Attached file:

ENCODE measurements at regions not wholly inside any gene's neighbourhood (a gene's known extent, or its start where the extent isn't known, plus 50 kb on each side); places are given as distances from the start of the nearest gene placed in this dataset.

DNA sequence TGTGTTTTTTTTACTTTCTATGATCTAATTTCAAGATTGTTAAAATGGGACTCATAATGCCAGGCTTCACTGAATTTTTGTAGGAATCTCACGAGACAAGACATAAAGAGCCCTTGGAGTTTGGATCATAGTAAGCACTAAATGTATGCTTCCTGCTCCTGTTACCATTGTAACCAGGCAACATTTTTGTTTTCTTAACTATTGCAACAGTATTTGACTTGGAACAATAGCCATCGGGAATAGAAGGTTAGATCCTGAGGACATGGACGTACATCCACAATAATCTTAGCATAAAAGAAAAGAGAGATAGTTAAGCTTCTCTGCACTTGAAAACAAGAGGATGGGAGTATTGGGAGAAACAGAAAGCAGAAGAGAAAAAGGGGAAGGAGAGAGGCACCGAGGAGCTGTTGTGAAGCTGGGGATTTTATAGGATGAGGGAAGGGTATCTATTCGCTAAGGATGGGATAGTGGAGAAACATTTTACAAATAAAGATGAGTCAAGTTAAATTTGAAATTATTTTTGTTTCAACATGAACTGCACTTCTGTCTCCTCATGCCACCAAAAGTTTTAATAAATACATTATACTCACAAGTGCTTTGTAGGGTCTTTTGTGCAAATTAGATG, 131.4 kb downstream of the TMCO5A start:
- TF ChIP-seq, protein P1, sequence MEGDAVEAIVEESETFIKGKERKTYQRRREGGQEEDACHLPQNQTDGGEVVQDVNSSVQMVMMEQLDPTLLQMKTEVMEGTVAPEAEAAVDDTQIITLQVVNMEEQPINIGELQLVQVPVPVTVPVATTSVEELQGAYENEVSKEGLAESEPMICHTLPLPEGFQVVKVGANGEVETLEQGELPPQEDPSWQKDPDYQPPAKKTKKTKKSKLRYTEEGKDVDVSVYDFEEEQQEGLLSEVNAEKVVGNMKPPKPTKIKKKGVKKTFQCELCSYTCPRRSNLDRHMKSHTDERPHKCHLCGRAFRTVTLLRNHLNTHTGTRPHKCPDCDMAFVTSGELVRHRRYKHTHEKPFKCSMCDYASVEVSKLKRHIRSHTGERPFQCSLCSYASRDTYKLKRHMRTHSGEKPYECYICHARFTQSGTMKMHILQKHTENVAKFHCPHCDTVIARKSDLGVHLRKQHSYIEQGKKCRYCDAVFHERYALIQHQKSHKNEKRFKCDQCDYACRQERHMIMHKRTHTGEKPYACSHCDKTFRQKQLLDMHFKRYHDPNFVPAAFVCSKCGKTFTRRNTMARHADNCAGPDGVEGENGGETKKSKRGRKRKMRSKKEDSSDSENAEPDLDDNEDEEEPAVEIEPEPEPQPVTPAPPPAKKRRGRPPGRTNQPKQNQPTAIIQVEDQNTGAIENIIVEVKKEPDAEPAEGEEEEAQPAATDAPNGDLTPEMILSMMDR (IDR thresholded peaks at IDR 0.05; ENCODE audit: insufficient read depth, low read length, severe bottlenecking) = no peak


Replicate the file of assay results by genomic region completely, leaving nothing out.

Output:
ENCODE measurements at regions not wholly inside any gene's neighbourhood (a gene's known extent, or its start where the extent isn't known, plus 50 kb on each side); places are given as distances from the start of the nearest gene placed in this dataset.

DNA sequence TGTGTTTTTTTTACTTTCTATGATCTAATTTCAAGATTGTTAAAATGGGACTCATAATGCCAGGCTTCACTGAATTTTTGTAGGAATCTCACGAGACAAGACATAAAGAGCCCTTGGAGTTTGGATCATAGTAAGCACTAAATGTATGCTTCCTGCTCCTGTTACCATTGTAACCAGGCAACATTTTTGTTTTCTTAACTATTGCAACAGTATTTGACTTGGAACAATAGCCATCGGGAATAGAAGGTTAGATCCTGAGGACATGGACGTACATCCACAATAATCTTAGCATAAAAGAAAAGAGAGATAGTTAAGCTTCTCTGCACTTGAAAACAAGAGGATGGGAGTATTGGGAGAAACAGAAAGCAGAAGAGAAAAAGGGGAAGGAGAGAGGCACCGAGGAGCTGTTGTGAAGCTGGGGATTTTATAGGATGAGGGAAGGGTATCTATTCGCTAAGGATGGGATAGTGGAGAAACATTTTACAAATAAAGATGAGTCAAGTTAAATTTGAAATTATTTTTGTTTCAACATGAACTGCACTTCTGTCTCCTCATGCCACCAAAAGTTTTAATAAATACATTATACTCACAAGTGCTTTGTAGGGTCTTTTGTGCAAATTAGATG, 131.4 kb downstream of the TMCO5A start:
- TF ChIP-seq, protein P1, sequence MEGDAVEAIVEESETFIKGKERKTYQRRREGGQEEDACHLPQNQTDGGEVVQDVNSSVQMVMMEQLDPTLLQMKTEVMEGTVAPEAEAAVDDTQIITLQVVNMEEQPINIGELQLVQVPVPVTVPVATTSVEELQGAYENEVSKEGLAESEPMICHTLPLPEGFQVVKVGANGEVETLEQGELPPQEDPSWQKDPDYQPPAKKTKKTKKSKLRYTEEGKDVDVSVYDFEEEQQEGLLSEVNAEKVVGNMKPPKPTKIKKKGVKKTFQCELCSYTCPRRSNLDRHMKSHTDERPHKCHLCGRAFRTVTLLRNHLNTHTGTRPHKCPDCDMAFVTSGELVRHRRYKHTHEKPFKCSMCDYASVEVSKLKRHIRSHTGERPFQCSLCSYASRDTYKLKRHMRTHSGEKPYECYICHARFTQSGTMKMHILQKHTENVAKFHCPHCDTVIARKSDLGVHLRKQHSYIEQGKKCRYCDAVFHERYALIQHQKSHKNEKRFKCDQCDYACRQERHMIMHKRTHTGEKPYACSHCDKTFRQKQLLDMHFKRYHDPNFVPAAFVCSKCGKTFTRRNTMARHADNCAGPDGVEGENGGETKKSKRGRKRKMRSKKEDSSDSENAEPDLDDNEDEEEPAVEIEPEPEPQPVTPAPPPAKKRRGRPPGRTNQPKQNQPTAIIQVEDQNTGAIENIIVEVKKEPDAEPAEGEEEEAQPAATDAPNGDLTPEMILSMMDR (IDR thresholded peaks at IDR 0.05; ENCODE audit: insufficient read depth, low read length, severe bottlenecking) = no peak